Zee Media Bureau
New Delhi: If researchers are to be trusted, the desire to have a high level of social status can cost you a lot. As per a research conducted at Emory University in the US, the competition for social status may be an essential factor in lowering fertility in times to come.
In today's world, most countries face the problem of social inequality that eventually increases the urge for a high social status making the status competition more intense.
Senior author Paul Hooper said that the areas where the greatest declines in fertility are seen are the areas with modern labour markets that have intense competition for jobs and an overwhelming diversity of consumer goods available to signal well-being and social status.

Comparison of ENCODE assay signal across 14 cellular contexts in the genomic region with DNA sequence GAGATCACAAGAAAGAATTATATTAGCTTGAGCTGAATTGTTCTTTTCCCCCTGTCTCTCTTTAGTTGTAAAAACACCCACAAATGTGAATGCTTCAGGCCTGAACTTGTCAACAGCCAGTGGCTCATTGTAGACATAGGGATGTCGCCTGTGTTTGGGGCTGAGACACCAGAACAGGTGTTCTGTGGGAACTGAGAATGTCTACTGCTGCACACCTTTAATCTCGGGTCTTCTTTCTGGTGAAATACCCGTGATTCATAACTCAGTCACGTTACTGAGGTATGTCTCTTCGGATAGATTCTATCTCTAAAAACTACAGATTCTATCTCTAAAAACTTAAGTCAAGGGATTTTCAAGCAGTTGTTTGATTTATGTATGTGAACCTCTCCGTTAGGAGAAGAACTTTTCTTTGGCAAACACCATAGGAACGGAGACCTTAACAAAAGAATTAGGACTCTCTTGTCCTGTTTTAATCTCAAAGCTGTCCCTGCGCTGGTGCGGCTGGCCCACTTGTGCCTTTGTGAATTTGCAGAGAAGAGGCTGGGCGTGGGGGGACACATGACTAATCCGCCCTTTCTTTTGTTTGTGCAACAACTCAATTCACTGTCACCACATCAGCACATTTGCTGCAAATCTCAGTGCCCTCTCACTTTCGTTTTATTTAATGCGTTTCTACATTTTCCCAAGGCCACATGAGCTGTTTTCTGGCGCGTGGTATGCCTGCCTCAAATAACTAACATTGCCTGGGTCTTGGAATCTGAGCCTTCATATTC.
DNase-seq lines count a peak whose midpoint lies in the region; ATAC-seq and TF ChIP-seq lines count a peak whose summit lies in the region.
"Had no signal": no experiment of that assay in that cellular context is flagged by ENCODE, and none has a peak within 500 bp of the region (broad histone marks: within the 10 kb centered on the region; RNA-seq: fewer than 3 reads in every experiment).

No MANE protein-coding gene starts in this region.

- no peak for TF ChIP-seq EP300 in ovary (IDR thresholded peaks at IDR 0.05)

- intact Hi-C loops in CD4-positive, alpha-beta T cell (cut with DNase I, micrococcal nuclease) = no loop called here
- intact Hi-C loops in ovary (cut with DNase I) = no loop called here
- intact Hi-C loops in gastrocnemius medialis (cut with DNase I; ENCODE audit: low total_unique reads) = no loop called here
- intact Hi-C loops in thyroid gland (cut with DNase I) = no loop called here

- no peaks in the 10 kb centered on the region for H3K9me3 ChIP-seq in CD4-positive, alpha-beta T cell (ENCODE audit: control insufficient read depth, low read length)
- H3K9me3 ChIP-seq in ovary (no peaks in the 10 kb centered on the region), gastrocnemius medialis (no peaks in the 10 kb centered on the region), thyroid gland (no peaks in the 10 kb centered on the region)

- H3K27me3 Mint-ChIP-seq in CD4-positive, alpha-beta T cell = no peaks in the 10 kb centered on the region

The study authors developed a mathematical model showing that their argument is plausible from a biological point of view.
Across the globe, from the United States to the United Kingdom to India, fertility has gone down as inequality and the cost of achieving social status has gone up. "Our model shows that as competition becomes more focused on social climbing, as opposed to just putting food on the table, people invest more in material goods and achieving social status, and that affects how many children they have," Hooper says.
Factors such as lower child mortality rates, more access to birth control and the choice to delay childbirth to get a higher education are also associated with declining fertility. "While these factors are very important they are insufficient to explain the drops in family sizes that we are seeing," Hooper says.
(With ANI inputs)